Sunday 26th April

In His Steps – Obedience

To this you were called, because Christ suffered for you, leaving you an example, that you should follow in his steps. 1 Peter 2:21

This week we have the second in the series for Sunday mornings entitled “In his steps”. This is inspired by a book of the same name by Charles M Sheldon, a Pastor in Kansas USA. This novel was written in 1896 and it explores what would happen in a small town if everyone asked the question “what would Jesus do” before making any decisions. The book is one of the best sellers of all time, has been made into films and started the “WWJD” wrist bands etc still worn today.

We don’t have a manual telling us what Jesus would do in any given situation, it would have been huge, so Jesus came to set an example for us all to follow. In this series we are looking at a number of characteristics shown by Jesus while he was here on earth. Hopefully we will learn more about him in the process and be able to know more of what he wants for our lives.

This week we will be looking at Obedience….


Lord we come before you today as a group of your people, physically separated from each other, but drawn together by your love to share and to learn from you. We acknowledge our doubts and fears, we confess our sin and self-centredness, but we lift our eyes to you, the one who loves us, knows us and gave himself for us. Help us to hear your voice through the bible passages and accompanying thoughts and, by your Spirit, challenge us, comfort us and help us to grow more like Jesus in whose steps we seek to follow.


The Start

In Luke 2:41-52 we read of Jesus, as a child of twelve going to Jerusalem for the Festival of Passover and on the face of it, by staying behind without his parent’s knowledge might look like an act of disobedience. There seems to be something of a normal family experience here, how many of us who are parents have suddenly realised our child is not with us?!

In Luke 2:51, we read that he was obedient to his parents.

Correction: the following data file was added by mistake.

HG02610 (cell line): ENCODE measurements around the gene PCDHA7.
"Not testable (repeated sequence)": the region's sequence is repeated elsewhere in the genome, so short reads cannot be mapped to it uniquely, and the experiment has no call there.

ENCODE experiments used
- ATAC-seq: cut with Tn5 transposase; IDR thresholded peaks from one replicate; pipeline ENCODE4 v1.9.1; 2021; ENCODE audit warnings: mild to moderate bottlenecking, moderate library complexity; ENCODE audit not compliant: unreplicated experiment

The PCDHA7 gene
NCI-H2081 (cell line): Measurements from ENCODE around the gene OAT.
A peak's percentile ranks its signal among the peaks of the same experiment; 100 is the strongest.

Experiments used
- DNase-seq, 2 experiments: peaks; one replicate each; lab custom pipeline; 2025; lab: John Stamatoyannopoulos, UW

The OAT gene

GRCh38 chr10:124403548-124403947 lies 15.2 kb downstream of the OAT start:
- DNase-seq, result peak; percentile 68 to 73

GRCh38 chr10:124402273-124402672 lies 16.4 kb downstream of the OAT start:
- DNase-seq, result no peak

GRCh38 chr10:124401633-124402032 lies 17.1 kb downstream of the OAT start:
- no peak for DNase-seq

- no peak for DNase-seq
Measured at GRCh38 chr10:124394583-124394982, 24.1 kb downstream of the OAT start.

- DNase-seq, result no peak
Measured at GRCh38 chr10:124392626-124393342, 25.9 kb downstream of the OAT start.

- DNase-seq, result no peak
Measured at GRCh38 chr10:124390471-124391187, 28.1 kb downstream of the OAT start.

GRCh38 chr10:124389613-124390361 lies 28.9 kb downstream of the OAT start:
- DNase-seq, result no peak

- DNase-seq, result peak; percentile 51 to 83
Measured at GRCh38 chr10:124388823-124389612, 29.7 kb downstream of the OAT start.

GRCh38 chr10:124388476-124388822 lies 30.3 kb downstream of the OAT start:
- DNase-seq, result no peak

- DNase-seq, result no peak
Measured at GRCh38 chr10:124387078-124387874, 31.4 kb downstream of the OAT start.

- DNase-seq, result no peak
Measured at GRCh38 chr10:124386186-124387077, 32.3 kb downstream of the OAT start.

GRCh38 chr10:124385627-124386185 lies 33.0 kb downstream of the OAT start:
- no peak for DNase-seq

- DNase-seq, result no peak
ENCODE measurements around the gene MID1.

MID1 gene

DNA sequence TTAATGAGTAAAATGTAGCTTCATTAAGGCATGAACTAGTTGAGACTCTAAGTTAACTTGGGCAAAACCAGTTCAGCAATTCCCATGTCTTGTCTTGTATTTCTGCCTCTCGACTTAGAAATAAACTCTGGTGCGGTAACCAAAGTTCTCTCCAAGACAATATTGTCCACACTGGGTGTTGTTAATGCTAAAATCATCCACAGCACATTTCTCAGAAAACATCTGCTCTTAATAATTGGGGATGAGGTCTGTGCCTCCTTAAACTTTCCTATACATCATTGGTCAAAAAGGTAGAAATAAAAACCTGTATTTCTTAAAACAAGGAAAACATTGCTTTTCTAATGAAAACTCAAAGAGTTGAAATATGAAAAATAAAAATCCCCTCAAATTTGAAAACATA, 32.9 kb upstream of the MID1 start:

Do we see here that as a child of twelve, Jesus accepts the authority of his parents, yet he has an understanding that there is a bigger picture, a different spiritual perspective relating to God’s Kingdom.

Song: Open the eyes of my heart, Lord

I don’t know about you, but often when I think about obedience, it conjures a picture of the taking away of freedom, being controlled by sets of rules and rigid parameters within which one has to think and act. This has been demonstrated in countries over the years where authoritarian dictatorships define every aspect of life taking away freedom to choose.

Our experience through the current situation with Covid-19 has demonstrated that there are times, even in a country such as ours with high levels of individual freedom, when it is necessary to be obedient. We are all now abundantly familiar with……………………..

And as a nation, perhaps surprisingly, most people have recognised the bigger picture and have been obedient to the directive, despite the immense loss of freedom to go about our lives and do, more or less, as we please.

So, what would Jesus do……………..

Read: John 14:15-31

Often the focus is on dis-obedience but in this passage, Jesus is speaking to his disciples in anticipation of his death, giving the promise of the Holy Spirit. He links together obedience to love but there is also the sense that the promised Advocate comes through obedience, which is as a result of trust in God the Father.

  • Obedience is embedded in love
  • To be obedient there is a requirement for trust

Obedience is embedded in love

In John 14:15 it says ‘if you love me, keep my commandments’. We have to be careful here, words that say ‘if you love me, you would…………….’ can be a preface to the exercising of coercive control, often experienced in abusive and manipulative relationships, so we need to dig a bit deeper. Behind this statement of Jesus, are the commands he references, John 14:23 ‘Anyone who loves me will obey my teaching’. An understanding of what Jesus’ teaching is therefore fundamental.

In Mark 12:28-34 Jesus is asked about the greatest commandment and vs 29-31 sum it up:

“The most important one,” answered Jesus, “is this: ‘Hear, O Israel: The Lord our God, the Lord is one. Love the Lord your God with all your heart and with all your soul and with all your mind and with all your strength.’ The second is this: ‘Love your neighbour as yourself.’ There is no commandment greater than these.”

The root word for love here is from the Greek word Agape. Agape love is unconcerned with the self and concerned with the greatest good of another. Agape isn’t born just out of emotions, feelings, familiarity, or attraction, but from the will and as a choice. Agape requires faithfulness, commitment, and sacrifice without expecting anything in return.

We have experienced the love of God, Romans 5:8 ‘But God demonstrates his own love for us in this: While we were still sinners, Christ died for us.’ Unconcerned with self, Jesus went to the cross to die for us, he chose to go to the cross, showing love through obedience.